Case status: The Partnership for Civil Justice Fund and co-counsel Paul Hughes of Mayer Brown LLP and the Yale Law School Supreme Court Clinic have filed a petition for certiorari to the Supreme Court of the United States. At stake is the central question: When police permit and even escort First Amendment activity, can they suddenly mass arrest all those peacefully participating without issuing fair warning or notice that permission has been revoked? We argue that the underlying decision by the U.S. Court of Appeals for the Second Circuit affirming arrest in the exercise of free expression without fair warning stands in conflict with every other circuit that has addressed the question.
Press CoverageThe Supreme Court has declined to review whether it's legal for American police to mass-arrest peaceful protesters without first giving them a warning and an opportunity to disperse. "The Supreme Court has let stand a Second Circuit ruling that poses a clear and present danger to democracy, free speech and a free press," says Mara Verheyden-Hilliard, executive director Partnership for Civil Justice Fund and an attorney for the protesters. "It signals all those who would join a peaceful police-escorted demonstration, or report on it, that even if they comply with all police directives they can nonetheless be arrested with no warning and be subject to years of prosecution and possibly years of imprisonment," she says.An important case defending the right of protesters against mass arrests may be headed for the Supreme Court. "The [lower] court, de Blasio and the NYPD are telling people that if you want to engage in peaceful First Amendment assembly, if you see a demonstration, if you join an activity that's visibly escorted by police — even if you think you're obeying the law — you can suddenly find yourself in jail with no notice, no warning, no opportunity to disperse," says Mara Verheyden-Hilliard of the Partnership for Civil Justice Fund. "And who can take that risk?"While New York Mayor Bill de Blasio publicly expresses sympathy with protesters over Eric Garner’s death, the city’s Law Department is seeking new authority to make mass arrests at protests.Hundreds of people arrested on the Brooklyn Bridge in the early days of the Occupy Wall Street protests can proceed with their lawsuit against the police, a federal appeals court ruled Thursday.As Occupy Wall Street notched its second anniversary on Tuesday, many of its supporters marked another milestone: one more day pursuing lawsuits against New York City.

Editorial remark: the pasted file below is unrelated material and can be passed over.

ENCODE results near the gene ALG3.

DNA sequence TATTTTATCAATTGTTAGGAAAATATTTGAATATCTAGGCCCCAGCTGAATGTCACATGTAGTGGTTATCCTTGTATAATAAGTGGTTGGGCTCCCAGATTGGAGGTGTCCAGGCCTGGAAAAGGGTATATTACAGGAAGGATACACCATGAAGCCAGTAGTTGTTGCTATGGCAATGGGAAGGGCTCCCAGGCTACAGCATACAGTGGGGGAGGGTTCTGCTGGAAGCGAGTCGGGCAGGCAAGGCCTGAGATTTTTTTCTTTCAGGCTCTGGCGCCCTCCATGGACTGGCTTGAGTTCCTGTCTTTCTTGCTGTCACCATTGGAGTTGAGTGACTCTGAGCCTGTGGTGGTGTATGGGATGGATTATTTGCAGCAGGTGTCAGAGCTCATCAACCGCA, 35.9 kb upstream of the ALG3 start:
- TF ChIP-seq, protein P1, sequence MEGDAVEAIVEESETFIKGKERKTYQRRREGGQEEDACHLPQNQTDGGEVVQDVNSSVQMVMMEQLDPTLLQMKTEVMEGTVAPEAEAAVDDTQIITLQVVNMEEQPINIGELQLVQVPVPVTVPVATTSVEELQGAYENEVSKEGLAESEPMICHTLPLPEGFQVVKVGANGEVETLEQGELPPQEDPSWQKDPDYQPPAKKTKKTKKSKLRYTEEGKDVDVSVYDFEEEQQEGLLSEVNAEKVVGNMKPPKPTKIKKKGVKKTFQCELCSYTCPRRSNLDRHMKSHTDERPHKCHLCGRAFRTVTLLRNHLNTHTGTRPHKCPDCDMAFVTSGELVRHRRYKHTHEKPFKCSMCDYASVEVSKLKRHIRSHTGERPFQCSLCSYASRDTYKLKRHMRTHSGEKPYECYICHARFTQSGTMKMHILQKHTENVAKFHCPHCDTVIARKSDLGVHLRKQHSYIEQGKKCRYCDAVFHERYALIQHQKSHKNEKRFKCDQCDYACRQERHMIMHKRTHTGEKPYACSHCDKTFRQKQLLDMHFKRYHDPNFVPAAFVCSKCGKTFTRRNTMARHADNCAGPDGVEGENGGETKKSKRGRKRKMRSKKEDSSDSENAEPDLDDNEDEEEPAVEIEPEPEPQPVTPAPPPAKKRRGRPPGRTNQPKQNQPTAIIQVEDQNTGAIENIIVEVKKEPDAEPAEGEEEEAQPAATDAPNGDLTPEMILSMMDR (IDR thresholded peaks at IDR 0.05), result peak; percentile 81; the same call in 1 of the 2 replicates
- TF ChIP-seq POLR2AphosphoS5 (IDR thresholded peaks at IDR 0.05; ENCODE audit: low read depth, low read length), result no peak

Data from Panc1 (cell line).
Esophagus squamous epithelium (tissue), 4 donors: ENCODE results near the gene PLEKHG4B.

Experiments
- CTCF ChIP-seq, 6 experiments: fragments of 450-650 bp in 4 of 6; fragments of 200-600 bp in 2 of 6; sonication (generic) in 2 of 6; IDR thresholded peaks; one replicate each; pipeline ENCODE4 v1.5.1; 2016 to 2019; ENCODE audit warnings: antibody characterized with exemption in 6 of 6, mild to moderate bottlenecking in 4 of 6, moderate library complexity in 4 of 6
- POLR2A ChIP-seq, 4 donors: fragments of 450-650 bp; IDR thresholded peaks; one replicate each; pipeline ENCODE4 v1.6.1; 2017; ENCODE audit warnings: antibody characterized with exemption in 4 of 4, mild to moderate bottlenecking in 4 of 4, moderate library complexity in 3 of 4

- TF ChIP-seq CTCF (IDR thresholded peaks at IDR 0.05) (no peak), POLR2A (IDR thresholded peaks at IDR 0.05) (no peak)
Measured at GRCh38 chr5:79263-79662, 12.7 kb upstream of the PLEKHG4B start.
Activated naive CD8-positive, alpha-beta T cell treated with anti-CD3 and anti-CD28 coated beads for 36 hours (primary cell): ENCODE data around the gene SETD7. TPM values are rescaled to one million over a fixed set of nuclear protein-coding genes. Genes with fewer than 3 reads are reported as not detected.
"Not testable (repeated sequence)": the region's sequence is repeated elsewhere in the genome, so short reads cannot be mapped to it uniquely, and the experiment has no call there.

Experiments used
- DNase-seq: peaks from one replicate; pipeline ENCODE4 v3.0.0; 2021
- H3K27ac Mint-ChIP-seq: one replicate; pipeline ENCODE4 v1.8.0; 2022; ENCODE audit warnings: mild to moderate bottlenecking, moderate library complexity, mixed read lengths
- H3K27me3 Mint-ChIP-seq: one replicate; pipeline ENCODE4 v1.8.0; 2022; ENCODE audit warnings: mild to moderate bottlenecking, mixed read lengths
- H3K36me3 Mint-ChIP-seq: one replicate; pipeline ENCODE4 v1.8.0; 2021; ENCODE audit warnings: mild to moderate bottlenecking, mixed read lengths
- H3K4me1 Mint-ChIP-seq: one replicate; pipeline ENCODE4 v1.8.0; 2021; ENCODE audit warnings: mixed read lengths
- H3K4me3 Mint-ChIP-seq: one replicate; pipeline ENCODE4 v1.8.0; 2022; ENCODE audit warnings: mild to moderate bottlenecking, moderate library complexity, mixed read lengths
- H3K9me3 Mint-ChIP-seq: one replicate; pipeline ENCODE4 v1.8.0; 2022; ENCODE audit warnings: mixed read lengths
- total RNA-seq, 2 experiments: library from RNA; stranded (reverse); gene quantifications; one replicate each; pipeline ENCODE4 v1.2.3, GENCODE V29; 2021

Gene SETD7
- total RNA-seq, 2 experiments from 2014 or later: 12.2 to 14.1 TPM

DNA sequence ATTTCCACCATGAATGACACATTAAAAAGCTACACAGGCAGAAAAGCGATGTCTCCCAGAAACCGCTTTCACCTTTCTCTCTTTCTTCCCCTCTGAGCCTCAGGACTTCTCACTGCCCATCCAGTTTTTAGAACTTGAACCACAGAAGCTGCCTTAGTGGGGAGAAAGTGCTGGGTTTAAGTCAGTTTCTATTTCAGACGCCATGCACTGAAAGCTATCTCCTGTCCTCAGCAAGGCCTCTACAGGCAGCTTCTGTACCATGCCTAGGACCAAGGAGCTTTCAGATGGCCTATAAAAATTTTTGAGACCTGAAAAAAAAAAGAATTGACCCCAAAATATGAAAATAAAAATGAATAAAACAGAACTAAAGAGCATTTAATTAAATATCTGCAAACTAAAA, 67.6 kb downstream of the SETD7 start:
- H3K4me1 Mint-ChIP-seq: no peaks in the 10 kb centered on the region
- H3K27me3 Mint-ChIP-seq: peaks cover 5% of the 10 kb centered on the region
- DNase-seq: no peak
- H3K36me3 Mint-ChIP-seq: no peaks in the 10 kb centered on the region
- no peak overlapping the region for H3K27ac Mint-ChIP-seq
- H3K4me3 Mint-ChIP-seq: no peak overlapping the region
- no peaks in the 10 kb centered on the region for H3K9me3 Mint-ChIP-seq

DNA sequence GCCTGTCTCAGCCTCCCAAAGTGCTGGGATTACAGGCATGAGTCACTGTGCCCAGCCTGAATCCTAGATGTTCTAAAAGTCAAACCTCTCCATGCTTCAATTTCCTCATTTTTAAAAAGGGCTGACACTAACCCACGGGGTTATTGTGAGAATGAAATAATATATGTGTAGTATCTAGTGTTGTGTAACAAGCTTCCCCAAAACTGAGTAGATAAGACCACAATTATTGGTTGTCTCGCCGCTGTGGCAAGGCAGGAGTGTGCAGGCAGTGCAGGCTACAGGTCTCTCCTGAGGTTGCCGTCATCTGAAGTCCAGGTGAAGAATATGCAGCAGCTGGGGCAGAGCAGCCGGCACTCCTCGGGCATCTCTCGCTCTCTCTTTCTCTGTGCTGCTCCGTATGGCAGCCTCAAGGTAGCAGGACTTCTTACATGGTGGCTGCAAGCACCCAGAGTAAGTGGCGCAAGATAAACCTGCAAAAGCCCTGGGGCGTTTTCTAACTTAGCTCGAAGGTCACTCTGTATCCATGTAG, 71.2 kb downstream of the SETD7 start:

MultimediaMara Verheyden-Hilliard, Attorney, Partnership for Civil Justice discusses the legal work that has been undertaken to protect Occupy encampments across the nation.Mara Verheyden-Hilliard, Attorney, Partnership for Civil Justice discusses the legal work that has been undertaken to protect Occupy encampments across the nation.This week hundreds of Occupy Wall Street protestors around the country have been arrested, sometimes clashing with police dressed in riot gear. Mara Verheyden-Hilliard joins us to discuss the laws that govern police actions and protester rights in Washington.Political activist, Marcel Cartier, discusses the Occupy Wall Street protests and their suppression by the NYPD.